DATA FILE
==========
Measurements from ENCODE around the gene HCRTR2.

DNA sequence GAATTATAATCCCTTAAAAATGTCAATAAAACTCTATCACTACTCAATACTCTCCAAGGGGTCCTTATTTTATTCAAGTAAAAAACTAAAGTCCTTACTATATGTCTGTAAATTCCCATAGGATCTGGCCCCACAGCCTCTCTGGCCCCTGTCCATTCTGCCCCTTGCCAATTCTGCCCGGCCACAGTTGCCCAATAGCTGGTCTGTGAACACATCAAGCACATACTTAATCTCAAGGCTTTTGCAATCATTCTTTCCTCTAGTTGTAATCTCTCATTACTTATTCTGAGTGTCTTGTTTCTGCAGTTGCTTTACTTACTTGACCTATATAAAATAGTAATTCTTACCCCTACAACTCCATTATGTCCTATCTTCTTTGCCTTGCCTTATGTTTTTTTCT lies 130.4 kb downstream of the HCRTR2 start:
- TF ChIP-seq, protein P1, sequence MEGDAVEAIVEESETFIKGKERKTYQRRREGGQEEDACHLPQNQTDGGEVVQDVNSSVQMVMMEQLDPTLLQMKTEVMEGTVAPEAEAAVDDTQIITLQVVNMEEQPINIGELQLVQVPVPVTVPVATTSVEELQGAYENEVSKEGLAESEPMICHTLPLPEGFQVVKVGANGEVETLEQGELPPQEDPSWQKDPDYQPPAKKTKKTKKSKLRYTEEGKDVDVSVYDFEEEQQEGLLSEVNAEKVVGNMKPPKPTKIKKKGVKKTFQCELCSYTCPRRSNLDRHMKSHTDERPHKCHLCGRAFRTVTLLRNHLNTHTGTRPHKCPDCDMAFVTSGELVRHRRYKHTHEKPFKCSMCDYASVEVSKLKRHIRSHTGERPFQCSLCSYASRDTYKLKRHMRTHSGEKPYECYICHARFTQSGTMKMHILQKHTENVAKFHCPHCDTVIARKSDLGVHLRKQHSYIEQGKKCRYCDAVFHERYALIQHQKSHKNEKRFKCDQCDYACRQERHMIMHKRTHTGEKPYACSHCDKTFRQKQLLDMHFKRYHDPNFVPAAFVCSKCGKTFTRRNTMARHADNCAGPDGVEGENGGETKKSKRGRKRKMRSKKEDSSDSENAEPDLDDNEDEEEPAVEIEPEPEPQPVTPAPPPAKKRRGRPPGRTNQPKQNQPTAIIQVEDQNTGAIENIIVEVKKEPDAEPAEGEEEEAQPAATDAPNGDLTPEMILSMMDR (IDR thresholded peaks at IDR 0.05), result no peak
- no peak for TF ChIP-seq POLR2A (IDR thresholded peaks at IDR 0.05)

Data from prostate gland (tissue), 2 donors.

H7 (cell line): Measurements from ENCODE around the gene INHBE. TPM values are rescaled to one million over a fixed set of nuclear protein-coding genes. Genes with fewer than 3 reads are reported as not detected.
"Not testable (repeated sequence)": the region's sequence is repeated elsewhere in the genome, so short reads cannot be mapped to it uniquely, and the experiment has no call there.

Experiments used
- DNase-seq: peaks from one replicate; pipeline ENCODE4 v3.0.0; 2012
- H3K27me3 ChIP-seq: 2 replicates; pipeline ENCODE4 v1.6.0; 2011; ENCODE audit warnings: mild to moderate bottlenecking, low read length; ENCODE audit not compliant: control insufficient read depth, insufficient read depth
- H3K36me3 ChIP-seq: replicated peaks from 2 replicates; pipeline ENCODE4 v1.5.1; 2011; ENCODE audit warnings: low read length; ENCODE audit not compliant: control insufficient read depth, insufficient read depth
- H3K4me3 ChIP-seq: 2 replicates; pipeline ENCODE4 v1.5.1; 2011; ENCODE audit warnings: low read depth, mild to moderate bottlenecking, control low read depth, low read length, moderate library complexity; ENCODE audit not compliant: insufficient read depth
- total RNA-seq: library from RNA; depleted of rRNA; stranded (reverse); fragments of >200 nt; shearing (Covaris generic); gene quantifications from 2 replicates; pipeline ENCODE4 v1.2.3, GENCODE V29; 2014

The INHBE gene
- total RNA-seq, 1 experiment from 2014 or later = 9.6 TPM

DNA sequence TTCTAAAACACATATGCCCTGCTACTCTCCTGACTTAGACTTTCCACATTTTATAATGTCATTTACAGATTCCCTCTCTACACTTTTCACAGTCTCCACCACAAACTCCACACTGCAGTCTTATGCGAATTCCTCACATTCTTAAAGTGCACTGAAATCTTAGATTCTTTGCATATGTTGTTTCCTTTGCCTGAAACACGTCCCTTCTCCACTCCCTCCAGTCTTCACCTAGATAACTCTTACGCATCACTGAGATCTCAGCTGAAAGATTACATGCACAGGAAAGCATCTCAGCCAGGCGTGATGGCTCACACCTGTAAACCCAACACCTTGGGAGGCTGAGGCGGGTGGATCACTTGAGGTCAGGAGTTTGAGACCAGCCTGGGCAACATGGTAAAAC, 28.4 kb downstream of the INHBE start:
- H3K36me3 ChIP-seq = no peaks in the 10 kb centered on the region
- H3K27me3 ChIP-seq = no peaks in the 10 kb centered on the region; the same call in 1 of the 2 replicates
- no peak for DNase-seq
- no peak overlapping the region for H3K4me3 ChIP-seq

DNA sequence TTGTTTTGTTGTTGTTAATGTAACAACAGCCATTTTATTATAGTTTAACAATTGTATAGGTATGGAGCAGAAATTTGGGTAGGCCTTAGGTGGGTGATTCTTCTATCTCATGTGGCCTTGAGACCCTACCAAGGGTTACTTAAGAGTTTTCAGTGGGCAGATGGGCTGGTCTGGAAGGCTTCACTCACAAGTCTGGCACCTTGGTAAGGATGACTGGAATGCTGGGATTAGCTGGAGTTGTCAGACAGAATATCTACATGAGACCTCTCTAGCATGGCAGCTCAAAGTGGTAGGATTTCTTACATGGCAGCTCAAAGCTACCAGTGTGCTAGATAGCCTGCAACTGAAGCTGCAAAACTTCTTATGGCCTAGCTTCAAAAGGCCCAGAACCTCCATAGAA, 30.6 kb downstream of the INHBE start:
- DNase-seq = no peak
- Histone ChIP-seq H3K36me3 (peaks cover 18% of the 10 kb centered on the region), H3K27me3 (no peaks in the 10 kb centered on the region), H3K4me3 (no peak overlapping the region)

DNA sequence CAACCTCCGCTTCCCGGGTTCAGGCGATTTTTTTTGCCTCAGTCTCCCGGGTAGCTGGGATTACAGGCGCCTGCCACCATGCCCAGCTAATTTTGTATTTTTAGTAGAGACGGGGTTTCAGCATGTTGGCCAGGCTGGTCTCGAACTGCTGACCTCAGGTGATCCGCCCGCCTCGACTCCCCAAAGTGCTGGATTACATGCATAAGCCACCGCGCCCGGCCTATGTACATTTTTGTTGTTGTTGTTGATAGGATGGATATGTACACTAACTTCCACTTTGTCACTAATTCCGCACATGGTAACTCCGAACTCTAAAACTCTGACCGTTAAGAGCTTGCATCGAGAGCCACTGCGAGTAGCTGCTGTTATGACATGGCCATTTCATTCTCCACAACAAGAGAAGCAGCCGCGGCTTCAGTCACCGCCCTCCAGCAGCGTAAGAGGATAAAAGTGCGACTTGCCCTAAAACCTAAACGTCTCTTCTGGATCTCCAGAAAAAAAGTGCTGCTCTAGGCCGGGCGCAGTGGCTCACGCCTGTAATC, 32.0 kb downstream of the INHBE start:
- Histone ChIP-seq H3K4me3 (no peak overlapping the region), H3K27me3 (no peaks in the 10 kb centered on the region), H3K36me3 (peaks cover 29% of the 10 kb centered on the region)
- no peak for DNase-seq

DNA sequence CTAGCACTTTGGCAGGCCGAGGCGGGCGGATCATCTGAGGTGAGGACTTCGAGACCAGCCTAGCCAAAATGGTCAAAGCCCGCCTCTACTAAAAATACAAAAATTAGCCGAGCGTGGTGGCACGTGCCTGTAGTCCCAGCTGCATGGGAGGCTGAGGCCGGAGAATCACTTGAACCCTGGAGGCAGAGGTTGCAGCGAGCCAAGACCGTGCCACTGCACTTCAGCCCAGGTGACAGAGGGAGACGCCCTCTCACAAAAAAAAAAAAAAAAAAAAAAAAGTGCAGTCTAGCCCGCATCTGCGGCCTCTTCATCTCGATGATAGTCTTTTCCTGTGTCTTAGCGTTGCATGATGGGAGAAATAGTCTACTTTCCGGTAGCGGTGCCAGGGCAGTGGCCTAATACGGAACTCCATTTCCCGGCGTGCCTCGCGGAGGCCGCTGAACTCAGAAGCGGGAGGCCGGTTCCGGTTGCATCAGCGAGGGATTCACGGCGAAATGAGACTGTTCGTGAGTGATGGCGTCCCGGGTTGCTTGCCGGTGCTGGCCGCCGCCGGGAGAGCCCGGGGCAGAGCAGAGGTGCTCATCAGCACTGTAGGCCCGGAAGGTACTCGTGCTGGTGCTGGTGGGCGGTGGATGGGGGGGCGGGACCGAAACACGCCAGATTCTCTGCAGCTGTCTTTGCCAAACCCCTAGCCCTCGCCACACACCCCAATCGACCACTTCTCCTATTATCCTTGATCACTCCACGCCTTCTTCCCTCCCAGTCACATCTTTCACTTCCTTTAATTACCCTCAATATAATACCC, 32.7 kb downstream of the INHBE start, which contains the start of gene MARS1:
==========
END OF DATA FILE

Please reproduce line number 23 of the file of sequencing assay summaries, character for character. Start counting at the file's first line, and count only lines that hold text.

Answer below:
- Histone ChIP-seq H3K36me3 (peaks cover 18% of the 10 kb centered on the region), H3K27me3 (no peaks in the 10 kb centered on the region), H3K4me3 (no peak overlapping the region)